Wednesday, September 1, 2010

Dogen and Generosity

Good old Dogen, Soto Zen founder, had a few words to say about generosity and giving. After Kevin's comment on the last post referring to the Tenzo Kyokun, I happened upon phrase hung in my bathroom (yes, Dogen graffiti) from Bodhisattva's Four Methods of Guidance.

To leave flowers to the wind, to leave birds to the seasons, are also acts of giving.

I take this to mean leaving alone what doesn't need to be meddled with. It's a great reminder that sometimes the way to give free of attachment and desire for reward is to do nothing. To let be. How often do you miss seeing this kind of non-doing as giving?

Not only should you make an effort to give, but also be mindful of every opportunity to give.

Dogen is trying to get us to expand our view of life, to be open and receiving moment after moment, and to understand that even recognizing the opportunity to give in a situation is an act of a bodhisattva.

A king gave his beard as medicine to cure his retainer's disease; a child offered sand to Buddha and became King Ashoka in a later birth. They were not greedy for reward but only shared what they could.

You don't have to do anything more than you can. I sometimes forget this. I also sometimes have too narrow of a definition of "what I can." So, these words are both a call to pay attention to my thinking around giving, and also to learn my limits more clearly, so that I may more fluidly move between doing and non-doing, offering something and leaving things be.


Barry said...

I've also reflected lately on the "what I can" aspect of doing and giving. These thoughts came up, in part, from last week's posts on Eido Shimano and my observation to a friend that I didn't have a personal stake in that sad affair.

Of course, I have a personal stake in everything - seen correctly. So what can I give to this "everything?" What can a do in response to "everything?"

No answers, here - just questions.

Nathan said...

I do wonder if a focus on "everything" is a place to get stuck, even if it's true.

Here's another line from the Dogen piece:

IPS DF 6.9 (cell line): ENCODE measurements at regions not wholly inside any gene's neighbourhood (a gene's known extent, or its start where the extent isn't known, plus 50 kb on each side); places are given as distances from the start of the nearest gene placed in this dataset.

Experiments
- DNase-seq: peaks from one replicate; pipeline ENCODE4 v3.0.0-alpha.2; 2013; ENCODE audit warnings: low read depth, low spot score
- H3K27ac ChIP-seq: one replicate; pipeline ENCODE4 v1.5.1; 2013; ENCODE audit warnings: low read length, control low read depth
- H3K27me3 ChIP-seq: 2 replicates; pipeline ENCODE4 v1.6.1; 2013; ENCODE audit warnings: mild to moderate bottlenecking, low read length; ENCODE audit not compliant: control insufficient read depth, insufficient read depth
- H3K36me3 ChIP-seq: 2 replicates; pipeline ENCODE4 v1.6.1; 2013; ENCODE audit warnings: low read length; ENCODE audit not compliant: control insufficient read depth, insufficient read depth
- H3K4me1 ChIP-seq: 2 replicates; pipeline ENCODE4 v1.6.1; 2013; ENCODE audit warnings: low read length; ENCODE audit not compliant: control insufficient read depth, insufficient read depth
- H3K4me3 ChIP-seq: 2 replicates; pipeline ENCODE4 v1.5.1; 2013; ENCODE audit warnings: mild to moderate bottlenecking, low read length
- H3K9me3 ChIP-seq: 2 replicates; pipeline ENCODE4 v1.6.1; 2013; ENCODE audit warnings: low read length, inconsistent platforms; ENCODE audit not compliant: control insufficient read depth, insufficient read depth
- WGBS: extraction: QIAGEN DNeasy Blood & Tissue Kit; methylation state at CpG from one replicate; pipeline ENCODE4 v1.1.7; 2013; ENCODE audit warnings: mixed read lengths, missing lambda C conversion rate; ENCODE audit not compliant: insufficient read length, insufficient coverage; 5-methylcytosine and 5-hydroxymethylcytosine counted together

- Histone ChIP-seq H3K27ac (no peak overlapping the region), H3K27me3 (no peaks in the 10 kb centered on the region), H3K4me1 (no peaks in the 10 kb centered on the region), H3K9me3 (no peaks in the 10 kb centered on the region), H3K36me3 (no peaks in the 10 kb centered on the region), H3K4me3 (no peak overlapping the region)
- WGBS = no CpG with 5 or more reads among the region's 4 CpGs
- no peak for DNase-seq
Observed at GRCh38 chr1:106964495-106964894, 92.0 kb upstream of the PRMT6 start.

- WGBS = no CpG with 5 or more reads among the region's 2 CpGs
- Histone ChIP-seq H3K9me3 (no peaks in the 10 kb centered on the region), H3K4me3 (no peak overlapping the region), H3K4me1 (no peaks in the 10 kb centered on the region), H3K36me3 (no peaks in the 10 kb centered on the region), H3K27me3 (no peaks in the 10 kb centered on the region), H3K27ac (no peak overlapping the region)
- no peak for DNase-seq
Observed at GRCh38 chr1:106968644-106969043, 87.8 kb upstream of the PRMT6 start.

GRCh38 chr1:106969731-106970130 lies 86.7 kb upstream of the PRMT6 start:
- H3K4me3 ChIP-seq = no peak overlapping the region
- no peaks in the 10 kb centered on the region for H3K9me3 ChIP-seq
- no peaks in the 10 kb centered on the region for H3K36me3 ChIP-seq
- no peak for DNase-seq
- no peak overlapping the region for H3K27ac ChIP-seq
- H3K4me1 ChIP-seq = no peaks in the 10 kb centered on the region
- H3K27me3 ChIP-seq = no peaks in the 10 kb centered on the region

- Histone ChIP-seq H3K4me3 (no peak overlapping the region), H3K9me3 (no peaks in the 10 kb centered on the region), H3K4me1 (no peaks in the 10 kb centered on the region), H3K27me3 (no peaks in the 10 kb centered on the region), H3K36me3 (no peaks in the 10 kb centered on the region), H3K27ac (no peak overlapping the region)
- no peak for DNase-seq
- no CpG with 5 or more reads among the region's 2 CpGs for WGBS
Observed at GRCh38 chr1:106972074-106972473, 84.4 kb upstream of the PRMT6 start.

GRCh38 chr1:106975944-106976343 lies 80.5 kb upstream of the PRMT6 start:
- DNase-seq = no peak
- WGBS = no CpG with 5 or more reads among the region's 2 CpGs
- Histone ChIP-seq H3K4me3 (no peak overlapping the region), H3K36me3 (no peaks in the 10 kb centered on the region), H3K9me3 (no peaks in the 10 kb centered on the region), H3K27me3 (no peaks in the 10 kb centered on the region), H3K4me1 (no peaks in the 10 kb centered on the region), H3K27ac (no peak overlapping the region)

"Mind is beyond measure. Things given are beyond measure. Moreover, in giving, mind transforms the gift and the gift transforms mind."

I don't think that answers either of your questions, but somehow, it feels like it could be useful.

It's seems to me that "what I can" is about responding to specifics in each moment, seeing those specifics as containing everything.

With that said, I, too, still have plenty of questions.

Robyn said...

Here is one more Dogen quote about giving, one that I have been living with lately:

"You should know that the mind of giving communicates subtly with others. Ifyou study giving closely, you see that accept the body and to give up the body are both giving."

That quote, by the way, was given to me as a gift from my teacher... : )

kevin said...

Glad I could contribute.

With such a strong emphasis on compassion and such, I think sometimes we're too hard on ourselves. I'm not sure if Brad Warner's definition of compassion as being just what needs to be done in the moment appeals to me because it kind of lets us off the hook or not. But starting with ourselves and not worrying about what's going on on the other side of the world (or across the street) makes it more realistic.

Sometimes I regret having had the opportunity to be generous and not taking it, but the times I give without thinking can trap my mind just as much after the fact.

In the moment they both feel the same, though. So I can definitely identify with the bit about doing and non-doing, I just understand non-doing from the concept of mu-shin or the Taoist perspective wu-wei.

You act without thought, the universe (or the enlightened self) just kind of acts through you according to your habits of behavior. So we cultivate good habits and let the universe do the rest.